When I was in college, Republicans were the party of hope, of international engagement, of moral principles, of sound, clear-eyed economic realism, and above all of patriotism. I didn’t always agree with Republican positions, but most of my best friends were Republicans or Libertarian. The conservatives I knew were able and willing to discuss evidence and to debate rationally. That Republican party is dead, and you, sir, are one of its murderers. As Bobby Jindal famously said, the Republicans have become “the Stupid Party.” My Libertarian friend once debated an avowed Communist who claimed Marxism was the only “fair” system. He replied simple, “But Robert, it doesn’t work.” Kansas is just one of several Republican states, as well as some nations, that have tried to apply the theories of Laffer and Ayn Rand. Those policies have failed, and hurt a lot of people, although the rich like you may not have noticed (see and Instead of being the realistic party facing down dewy-eyed, empty-headed idealists, you continue to push policies that have brought corporations, states and even nations to the edge of ruin. You are the party of dewy-eyed, suicidally-devout fanatics The party of Reagan would not do this. Regan worked for years on tax reform, talking across the aisle, allowing Congressional committees to do their work, and so on. And when the policies didn’t work and deficits ballooned, despite the reassurances of the Hayek-Laffer school, he backed off instead of doubling down. I say to you what the Libertarian said to the Marxist: What you propose doesn’t work, so try something else.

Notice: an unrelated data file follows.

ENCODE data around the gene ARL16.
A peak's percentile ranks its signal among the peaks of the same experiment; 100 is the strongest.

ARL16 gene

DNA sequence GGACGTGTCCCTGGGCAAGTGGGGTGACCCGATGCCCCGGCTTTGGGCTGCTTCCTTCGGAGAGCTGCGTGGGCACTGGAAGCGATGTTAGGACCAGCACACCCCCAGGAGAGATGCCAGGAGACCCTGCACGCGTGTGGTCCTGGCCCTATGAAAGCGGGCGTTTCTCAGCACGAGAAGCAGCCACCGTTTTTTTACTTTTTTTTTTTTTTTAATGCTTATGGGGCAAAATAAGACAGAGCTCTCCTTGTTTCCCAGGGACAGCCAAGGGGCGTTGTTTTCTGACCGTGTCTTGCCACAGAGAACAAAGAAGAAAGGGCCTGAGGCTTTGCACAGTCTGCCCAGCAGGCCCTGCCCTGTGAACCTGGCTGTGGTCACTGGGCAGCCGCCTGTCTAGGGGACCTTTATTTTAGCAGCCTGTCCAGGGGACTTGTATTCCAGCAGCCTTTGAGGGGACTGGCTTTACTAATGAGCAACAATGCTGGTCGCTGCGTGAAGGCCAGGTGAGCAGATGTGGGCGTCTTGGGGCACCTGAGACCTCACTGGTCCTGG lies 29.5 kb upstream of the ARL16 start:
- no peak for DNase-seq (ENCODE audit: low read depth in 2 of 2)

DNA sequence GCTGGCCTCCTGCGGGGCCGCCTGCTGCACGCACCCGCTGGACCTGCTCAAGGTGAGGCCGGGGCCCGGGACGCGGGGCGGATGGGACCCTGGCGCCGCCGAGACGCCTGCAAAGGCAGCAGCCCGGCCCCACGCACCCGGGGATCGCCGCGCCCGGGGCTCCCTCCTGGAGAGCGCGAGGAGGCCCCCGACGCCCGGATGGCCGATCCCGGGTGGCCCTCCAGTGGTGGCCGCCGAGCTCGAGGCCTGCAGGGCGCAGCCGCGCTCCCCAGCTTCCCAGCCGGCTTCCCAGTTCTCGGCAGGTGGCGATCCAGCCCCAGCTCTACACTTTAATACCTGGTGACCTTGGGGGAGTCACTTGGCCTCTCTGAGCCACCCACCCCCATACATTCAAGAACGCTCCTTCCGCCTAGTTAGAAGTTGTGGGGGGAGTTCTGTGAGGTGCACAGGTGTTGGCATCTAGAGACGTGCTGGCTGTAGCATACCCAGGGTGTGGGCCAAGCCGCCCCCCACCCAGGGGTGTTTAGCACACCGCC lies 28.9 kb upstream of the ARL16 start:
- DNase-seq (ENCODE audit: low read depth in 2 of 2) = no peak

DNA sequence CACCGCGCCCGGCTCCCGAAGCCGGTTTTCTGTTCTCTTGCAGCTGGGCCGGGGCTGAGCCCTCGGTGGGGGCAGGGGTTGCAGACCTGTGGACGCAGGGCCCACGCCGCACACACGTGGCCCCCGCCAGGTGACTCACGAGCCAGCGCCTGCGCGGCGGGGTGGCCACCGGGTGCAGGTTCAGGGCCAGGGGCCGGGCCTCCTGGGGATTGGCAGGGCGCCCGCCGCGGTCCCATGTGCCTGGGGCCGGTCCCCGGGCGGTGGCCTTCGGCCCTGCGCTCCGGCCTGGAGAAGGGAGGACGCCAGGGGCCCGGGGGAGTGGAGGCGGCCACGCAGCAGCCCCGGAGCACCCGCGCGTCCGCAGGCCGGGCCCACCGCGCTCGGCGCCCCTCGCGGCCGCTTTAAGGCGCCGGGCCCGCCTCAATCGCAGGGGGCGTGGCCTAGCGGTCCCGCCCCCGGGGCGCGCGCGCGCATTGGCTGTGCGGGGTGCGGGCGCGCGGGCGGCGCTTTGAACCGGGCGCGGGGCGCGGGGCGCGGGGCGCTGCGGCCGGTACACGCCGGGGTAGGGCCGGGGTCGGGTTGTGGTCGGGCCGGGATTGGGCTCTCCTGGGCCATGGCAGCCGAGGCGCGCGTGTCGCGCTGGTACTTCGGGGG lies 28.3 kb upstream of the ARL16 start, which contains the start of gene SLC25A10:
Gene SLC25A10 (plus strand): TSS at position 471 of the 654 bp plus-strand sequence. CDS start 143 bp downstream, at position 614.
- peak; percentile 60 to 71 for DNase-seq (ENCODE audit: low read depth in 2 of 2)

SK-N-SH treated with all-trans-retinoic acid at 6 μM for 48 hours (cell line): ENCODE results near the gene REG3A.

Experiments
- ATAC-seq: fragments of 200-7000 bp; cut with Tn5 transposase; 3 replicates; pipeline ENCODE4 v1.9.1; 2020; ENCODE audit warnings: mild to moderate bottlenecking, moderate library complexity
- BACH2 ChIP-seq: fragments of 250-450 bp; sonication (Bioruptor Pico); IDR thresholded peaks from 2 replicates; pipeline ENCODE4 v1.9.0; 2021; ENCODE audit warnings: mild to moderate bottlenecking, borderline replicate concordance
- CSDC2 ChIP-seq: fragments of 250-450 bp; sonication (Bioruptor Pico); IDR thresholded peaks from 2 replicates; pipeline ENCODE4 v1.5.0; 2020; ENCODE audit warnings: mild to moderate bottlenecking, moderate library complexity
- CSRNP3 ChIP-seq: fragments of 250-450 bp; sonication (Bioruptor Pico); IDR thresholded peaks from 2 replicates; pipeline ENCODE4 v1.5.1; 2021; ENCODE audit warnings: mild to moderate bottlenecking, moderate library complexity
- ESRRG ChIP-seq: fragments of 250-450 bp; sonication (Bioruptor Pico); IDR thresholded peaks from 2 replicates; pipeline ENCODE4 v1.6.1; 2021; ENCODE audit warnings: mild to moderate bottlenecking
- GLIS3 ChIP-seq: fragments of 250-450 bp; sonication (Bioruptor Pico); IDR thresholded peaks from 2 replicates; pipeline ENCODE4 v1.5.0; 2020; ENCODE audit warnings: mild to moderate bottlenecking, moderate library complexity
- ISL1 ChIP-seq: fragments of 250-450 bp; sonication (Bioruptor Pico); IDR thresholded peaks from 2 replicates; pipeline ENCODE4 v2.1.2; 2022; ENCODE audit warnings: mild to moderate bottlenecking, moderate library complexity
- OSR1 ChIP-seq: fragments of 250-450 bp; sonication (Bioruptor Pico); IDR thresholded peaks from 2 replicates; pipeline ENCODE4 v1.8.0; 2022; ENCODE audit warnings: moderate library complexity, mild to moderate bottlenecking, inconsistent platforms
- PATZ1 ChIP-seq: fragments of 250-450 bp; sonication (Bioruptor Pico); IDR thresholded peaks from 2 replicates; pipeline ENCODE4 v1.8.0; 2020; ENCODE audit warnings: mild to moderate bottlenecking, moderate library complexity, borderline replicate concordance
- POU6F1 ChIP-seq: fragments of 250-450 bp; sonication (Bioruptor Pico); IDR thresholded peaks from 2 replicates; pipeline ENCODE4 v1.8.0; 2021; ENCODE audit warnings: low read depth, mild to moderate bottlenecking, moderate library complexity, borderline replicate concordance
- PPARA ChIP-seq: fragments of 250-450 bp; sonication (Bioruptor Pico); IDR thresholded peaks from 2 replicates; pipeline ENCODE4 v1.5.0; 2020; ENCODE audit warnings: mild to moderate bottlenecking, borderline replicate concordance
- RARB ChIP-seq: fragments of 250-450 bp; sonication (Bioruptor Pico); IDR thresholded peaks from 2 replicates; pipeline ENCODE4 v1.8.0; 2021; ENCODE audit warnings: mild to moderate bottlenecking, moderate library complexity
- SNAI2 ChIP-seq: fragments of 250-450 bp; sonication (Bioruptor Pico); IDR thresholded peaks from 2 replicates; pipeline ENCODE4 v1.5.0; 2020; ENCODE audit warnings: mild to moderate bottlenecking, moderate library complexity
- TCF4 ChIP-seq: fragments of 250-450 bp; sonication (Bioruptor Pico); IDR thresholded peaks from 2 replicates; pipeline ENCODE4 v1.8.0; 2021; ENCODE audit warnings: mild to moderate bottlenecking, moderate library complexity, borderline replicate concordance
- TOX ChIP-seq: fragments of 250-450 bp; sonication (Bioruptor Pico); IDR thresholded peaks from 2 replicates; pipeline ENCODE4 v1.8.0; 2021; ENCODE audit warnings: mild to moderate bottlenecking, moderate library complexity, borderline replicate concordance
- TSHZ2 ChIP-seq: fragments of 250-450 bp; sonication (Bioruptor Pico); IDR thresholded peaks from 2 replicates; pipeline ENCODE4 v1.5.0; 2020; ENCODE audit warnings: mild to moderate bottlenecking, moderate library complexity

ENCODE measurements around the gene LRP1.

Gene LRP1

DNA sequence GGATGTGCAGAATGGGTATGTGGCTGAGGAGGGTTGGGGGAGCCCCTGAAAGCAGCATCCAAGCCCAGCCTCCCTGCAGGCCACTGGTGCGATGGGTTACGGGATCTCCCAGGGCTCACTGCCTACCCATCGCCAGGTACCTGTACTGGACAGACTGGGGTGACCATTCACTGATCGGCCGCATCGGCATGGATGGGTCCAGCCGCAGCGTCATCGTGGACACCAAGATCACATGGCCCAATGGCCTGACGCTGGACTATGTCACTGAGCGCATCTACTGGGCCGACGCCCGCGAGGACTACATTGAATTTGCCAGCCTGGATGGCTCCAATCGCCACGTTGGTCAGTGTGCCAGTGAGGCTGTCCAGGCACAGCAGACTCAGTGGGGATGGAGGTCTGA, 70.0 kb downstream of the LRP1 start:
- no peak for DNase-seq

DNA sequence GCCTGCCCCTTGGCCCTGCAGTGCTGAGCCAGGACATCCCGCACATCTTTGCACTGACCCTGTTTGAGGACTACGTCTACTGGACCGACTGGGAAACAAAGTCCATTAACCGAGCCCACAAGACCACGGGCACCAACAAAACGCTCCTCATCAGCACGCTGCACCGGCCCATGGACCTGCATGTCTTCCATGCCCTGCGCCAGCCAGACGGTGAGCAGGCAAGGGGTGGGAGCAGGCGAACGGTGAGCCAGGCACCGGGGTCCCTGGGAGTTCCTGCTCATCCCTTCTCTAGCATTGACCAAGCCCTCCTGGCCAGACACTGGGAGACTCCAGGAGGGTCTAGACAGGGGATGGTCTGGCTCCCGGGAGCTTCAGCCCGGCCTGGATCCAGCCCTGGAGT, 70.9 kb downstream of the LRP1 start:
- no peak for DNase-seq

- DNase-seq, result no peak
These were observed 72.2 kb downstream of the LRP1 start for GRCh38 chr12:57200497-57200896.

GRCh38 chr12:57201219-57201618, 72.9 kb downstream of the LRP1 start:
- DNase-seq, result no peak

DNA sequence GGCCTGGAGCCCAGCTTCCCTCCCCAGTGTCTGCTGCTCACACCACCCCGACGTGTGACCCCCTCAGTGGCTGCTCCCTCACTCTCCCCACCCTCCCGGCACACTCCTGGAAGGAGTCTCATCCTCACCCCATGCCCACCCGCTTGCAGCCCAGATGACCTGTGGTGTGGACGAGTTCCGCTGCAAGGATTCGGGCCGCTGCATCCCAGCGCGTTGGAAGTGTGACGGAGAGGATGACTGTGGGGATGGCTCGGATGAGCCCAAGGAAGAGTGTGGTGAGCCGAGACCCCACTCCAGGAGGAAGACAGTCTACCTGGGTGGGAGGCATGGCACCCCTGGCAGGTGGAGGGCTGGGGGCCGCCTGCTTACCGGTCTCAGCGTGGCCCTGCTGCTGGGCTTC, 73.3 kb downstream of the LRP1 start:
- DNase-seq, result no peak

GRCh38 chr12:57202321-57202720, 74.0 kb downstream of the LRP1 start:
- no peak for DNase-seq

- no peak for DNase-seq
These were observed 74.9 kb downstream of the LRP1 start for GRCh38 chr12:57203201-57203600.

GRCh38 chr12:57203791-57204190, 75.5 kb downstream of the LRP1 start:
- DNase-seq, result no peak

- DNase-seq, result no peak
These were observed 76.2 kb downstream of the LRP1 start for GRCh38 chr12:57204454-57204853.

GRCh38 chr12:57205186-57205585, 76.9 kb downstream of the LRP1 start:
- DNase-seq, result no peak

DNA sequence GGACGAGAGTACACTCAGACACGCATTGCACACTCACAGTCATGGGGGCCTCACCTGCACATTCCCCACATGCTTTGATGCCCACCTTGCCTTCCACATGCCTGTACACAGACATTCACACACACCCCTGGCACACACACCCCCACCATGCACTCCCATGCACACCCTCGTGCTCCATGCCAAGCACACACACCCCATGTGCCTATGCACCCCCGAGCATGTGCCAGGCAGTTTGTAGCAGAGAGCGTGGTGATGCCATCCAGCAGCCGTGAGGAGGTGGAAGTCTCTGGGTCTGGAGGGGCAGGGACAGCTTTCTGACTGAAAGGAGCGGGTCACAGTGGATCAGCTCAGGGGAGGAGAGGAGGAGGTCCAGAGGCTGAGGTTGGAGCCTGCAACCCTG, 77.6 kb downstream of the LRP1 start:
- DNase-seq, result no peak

Yours truly,


An Open Letter to Mitch McConnell

July 12, 2017

Dear Senator McConnell:

Republicans have been saying for many years that a nation that cannot guard its borders is no nation at all.  As a point of geography, this is not really true; there are many national borders today that are not patrolled or even fenced, where a person may wander from one country to another without realizing it, and still those nations thrive.  Why?  Because physical boundaries do not matter nearly as much as the ability to govern and control.  If a nation is able to make and enforce laws within an area, it exists.  I could live in Canada for twenty years, in a shack, thinking I was in the U.S. because the border was unguarded and I can’t read a map, and it would not threaten Canada in the slightest, so long as when I finally broke the law in some way Canadian police were able to arrest me, and Canadian courts were able to judge me according to laws made by and for the people of Canada.